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Tuesday, June 09, 2009

THIS COULD BE A PROBLEM

The title of the post links to the US Supreme Court's recent decision in Caperton v. A.T. Massey. 

The case reached the Supremes when the West Virginia Supreme Court (motto: "readin and writin at the highest legal levels") voted 3-2 to overturn a 50 million dollar verdict.  

Una momento por favor:  One of the Justices in the majority had received a campaign contribution in an "extraordinary amount"  from the CEO of the company that was appealing the verdict.  

Writing for the majority, Justice Kennedy wrote that Under our precedents there are objective standards that require recusal when the probability of actual bias on the part of the judge or decisionmaker is too high to be constitutionally tolerable.”   

Just how bad were things in West Virginia?  Of two of three judges in the majority, the CEO of the defendant company had contributed 3.5 million dollars to various election committees to get one of the justices elected, and took the other justice on vacation to the French Riviera during the time the appeal was pending.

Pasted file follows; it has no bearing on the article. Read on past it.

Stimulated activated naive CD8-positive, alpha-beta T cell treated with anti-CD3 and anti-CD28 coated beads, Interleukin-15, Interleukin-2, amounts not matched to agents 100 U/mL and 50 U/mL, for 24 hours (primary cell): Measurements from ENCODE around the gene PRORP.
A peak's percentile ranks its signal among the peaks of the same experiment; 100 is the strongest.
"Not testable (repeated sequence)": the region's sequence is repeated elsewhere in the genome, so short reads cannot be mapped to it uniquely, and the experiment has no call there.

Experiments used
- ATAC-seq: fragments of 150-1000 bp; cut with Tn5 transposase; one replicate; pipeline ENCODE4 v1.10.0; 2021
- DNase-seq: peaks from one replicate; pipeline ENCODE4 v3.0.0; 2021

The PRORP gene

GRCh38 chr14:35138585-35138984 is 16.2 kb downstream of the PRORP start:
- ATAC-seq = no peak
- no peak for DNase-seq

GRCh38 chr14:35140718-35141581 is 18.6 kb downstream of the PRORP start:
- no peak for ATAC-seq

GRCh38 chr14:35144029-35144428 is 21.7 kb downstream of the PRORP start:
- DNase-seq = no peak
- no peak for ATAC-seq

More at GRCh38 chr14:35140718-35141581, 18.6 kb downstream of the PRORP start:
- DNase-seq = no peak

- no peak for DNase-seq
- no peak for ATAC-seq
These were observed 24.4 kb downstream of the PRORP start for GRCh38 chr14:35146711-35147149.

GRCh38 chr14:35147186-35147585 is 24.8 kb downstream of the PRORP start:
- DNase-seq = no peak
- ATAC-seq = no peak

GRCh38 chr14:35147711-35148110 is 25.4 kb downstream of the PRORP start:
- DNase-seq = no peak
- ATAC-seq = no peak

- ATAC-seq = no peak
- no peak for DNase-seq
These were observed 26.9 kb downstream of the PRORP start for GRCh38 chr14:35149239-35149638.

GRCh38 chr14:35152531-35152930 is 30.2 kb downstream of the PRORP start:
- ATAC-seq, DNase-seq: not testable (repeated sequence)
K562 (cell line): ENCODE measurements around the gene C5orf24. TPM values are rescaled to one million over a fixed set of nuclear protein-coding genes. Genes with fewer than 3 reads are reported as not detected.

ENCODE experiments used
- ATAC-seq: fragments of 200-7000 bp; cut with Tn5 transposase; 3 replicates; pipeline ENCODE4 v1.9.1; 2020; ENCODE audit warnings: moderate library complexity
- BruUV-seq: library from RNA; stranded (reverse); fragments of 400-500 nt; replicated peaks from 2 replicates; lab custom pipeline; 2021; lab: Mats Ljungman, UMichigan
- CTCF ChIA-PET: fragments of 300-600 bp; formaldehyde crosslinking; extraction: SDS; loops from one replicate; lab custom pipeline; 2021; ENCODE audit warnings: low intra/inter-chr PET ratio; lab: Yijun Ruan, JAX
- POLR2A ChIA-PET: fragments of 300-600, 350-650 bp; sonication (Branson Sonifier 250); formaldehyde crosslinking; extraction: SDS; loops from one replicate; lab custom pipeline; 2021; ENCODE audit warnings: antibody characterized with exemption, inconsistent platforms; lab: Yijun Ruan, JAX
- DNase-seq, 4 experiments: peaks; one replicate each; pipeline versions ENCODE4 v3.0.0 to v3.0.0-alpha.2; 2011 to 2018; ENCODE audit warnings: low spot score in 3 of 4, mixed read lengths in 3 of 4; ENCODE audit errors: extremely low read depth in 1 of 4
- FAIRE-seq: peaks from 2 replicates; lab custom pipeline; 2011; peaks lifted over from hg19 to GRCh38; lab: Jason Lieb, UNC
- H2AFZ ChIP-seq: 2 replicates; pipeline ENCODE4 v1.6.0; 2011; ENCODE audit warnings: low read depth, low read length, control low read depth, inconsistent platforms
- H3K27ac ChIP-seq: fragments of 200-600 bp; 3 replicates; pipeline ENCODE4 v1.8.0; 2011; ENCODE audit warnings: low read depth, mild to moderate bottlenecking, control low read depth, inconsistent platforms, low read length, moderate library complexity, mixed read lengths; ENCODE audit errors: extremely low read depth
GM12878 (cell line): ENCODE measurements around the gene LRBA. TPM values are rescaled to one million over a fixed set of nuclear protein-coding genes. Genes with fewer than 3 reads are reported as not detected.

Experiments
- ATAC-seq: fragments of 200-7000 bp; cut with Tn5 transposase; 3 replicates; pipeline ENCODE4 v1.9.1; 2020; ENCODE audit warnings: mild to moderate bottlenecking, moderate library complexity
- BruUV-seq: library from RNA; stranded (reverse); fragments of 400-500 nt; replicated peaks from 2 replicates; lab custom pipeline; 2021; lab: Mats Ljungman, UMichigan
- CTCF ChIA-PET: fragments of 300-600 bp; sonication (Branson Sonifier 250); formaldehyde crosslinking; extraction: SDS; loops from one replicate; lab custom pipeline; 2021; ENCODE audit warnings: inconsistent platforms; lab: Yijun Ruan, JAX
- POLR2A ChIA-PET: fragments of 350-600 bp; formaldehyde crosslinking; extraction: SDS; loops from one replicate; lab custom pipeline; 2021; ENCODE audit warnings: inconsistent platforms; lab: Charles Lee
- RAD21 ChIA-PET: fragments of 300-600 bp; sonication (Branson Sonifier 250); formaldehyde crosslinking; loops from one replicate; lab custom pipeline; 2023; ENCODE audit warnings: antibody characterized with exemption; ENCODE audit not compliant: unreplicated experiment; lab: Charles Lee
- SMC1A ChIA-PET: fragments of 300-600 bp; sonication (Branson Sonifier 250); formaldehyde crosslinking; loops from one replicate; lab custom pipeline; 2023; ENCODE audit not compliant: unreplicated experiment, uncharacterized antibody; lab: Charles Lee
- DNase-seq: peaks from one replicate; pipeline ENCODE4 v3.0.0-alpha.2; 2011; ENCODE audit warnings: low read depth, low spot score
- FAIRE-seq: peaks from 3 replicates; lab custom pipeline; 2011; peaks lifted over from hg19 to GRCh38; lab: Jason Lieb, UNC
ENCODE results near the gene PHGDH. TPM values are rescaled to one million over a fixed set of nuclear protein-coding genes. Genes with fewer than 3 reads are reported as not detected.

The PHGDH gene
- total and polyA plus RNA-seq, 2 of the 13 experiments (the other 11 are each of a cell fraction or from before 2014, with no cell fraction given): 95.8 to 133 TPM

Such actions pass muster with Dick Cheney, but no one else.  Justice Kennedy took pains to make sure that the court's recognition of a constitutional violation when an elected judge receives campaign contributions from on of the parties does not cause a flood of recusal motions: 
Our decision today addresses an extraordinary situation 

where the Constitution requires recusal.  Massey and its 

amici predict that various adverse consequences will 

follow from recognizing a constitutional violation here— ranging from a flood of recusal motions to unnecessary 

interference with judicial elections.  We disagree. The 

facts now before us are extreme by any measure.  The 

parties point to no other instance involving judicial cam­ 

paign contributions that presents a potential for bias 

comparable to the circumstances in this case. 


Query: When do we see our first "Caperton motion" to disqualify a Judge in Dade because the attorney for one of the parties works in a law firm that raised a $100,000.00 for the Judge? 


And once that happens, and it will,  who will our poor dear robed readers turn to for campaign contributions?


While the Caperton case is extreme, even for Dade,  the ruling is best viewed as the beginning of a new area of litigation, not the end. 


See you in court, saying "show me the money!"



1 comment:

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Again thank you and please contact me ASAP if any info.